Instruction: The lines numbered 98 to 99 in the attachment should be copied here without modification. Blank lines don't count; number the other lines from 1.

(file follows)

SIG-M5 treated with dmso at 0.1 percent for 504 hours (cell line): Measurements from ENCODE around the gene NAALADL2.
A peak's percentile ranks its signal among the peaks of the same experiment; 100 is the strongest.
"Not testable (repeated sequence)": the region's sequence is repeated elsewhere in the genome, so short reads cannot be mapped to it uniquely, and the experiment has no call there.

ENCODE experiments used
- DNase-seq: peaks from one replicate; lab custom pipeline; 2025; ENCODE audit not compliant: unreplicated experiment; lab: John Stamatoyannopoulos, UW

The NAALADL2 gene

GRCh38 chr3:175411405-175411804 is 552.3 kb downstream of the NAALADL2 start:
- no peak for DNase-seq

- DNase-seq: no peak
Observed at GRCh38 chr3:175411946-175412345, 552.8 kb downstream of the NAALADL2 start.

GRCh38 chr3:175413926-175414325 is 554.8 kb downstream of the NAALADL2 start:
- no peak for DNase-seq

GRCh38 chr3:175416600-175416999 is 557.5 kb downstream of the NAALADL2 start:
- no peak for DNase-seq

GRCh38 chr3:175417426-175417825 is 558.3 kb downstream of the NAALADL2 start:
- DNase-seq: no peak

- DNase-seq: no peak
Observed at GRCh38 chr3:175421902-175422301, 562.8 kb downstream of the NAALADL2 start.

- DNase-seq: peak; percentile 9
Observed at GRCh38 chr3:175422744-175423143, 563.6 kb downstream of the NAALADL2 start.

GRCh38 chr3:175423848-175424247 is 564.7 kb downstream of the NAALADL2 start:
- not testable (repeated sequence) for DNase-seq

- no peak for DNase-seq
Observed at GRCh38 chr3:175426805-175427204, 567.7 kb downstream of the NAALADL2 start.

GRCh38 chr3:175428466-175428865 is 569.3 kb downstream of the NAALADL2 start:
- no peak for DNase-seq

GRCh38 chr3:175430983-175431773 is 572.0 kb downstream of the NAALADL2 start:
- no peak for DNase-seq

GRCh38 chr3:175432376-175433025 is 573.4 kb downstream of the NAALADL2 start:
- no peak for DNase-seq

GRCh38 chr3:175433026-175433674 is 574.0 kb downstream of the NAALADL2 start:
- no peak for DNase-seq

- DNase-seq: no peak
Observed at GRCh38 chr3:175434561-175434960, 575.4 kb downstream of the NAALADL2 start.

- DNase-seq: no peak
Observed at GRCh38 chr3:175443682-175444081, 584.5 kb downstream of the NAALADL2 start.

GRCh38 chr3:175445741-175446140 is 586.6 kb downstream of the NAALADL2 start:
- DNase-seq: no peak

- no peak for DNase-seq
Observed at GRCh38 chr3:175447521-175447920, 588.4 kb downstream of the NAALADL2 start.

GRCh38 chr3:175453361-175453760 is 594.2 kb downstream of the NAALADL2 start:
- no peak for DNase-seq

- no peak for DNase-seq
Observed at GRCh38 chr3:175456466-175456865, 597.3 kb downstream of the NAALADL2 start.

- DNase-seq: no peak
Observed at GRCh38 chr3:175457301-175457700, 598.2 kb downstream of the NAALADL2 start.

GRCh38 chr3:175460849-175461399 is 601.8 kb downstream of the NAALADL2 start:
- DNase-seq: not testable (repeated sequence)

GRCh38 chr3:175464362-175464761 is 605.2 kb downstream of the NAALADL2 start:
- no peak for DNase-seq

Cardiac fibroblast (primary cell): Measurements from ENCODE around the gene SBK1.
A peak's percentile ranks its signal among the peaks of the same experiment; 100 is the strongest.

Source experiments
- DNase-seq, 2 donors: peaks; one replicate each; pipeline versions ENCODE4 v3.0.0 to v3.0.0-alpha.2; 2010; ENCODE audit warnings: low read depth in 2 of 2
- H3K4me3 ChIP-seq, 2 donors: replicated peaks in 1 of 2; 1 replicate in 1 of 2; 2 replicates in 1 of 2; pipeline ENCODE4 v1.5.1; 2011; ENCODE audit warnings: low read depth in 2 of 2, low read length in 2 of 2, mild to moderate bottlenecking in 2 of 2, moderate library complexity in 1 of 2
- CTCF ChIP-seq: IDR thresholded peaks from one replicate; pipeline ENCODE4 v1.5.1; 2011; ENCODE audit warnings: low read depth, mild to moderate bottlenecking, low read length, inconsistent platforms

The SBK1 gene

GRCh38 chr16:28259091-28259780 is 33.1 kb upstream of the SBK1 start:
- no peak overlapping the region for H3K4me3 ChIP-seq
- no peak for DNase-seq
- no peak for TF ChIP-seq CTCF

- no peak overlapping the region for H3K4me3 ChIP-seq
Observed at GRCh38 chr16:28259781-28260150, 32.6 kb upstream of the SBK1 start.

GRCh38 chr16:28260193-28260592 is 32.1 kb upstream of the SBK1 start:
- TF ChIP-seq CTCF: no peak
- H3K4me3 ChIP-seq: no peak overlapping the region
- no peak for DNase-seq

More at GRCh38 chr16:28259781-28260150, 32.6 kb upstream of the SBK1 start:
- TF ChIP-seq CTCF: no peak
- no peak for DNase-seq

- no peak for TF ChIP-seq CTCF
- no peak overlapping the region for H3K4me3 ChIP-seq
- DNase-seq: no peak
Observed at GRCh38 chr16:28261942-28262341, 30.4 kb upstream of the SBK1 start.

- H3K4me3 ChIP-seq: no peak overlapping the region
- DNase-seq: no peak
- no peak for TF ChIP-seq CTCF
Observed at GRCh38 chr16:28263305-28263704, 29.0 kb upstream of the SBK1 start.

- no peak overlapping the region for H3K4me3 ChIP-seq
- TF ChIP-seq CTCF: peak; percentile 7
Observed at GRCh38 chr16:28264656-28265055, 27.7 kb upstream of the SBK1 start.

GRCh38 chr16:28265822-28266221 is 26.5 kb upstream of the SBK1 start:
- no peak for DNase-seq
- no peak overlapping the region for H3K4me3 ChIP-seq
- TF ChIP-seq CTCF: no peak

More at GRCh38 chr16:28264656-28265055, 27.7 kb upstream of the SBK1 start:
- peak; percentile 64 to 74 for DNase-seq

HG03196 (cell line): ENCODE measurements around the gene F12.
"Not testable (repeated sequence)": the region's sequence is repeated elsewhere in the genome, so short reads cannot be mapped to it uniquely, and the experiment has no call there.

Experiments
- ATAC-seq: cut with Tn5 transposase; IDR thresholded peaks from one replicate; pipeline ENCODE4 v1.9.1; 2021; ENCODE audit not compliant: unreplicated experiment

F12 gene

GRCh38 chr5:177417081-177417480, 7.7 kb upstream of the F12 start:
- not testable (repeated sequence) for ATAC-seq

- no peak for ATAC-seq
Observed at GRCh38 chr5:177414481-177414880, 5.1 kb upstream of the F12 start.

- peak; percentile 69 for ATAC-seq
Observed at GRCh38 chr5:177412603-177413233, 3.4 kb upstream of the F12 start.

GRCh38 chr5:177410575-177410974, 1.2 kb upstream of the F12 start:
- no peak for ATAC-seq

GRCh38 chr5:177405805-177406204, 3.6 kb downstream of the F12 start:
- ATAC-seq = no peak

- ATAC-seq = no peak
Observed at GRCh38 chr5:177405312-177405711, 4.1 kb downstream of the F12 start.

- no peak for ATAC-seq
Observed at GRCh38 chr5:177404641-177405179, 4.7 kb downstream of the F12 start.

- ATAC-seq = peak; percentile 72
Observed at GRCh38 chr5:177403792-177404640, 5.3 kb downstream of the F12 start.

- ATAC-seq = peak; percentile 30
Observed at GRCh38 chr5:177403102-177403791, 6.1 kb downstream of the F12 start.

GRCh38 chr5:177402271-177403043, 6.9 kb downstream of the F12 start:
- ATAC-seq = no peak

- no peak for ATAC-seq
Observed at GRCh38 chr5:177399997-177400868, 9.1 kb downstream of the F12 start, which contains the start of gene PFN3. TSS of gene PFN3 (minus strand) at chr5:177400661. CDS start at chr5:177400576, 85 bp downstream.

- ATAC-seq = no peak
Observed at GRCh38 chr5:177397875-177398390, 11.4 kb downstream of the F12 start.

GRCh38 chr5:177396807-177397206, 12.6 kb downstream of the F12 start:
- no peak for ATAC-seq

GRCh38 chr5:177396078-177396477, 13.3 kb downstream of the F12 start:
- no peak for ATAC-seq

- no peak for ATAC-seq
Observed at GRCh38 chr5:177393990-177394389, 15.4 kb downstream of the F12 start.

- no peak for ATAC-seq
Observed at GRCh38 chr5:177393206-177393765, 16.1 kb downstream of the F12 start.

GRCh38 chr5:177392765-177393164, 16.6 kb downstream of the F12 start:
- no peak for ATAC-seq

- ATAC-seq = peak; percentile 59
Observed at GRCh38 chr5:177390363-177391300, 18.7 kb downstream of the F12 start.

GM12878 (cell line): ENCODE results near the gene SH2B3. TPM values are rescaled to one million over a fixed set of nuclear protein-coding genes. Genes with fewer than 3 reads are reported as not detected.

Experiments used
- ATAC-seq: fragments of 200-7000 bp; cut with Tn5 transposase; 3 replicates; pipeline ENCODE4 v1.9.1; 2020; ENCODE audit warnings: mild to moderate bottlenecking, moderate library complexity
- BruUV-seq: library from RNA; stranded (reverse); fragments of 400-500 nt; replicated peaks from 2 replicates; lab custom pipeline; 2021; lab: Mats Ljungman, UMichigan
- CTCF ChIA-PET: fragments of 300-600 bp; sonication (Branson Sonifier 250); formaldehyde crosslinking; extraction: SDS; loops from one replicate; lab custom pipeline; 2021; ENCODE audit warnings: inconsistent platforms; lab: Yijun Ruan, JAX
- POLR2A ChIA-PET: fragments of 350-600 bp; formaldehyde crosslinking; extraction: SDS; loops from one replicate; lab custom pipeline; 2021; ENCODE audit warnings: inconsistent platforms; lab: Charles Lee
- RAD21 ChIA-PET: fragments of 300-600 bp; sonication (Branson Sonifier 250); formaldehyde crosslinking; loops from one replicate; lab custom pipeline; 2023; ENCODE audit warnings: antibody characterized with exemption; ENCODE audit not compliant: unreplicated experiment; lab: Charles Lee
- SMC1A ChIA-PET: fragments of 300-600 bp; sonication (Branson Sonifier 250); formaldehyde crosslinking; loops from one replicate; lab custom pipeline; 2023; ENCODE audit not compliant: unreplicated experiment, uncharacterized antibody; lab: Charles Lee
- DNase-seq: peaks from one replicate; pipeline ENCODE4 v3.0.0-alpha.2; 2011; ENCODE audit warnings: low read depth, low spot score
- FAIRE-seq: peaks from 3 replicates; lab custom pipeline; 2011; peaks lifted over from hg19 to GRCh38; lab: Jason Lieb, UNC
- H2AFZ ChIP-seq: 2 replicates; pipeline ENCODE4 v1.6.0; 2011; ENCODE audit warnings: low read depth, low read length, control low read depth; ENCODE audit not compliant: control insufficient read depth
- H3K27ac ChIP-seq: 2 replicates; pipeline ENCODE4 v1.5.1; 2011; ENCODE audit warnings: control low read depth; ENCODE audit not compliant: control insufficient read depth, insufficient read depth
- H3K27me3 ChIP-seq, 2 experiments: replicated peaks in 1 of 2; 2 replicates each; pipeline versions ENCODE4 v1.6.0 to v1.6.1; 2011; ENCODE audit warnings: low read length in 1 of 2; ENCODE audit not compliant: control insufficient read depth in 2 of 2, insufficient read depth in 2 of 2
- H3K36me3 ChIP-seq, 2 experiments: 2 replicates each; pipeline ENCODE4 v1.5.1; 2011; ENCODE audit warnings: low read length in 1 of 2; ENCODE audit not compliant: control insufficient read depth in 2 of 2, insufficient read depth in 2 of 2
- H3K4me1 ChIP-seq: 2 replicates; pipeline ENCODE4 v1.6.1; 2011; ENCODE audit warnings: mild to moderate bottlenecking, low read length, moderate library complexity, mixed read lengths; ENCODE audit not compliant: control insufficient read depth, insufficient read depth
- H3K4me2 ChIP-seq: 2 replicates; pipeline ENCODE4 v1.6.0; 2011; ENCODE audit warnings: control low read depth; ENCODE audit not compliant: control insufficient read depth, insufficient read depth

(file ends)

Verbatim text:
Observed at GRCh38 chr5:177412603-177413233, 3.4 kb upstream of the F12 start.

GRCh38 chr5:177410575-177410974, 1.2 kb upstream of the F12 start: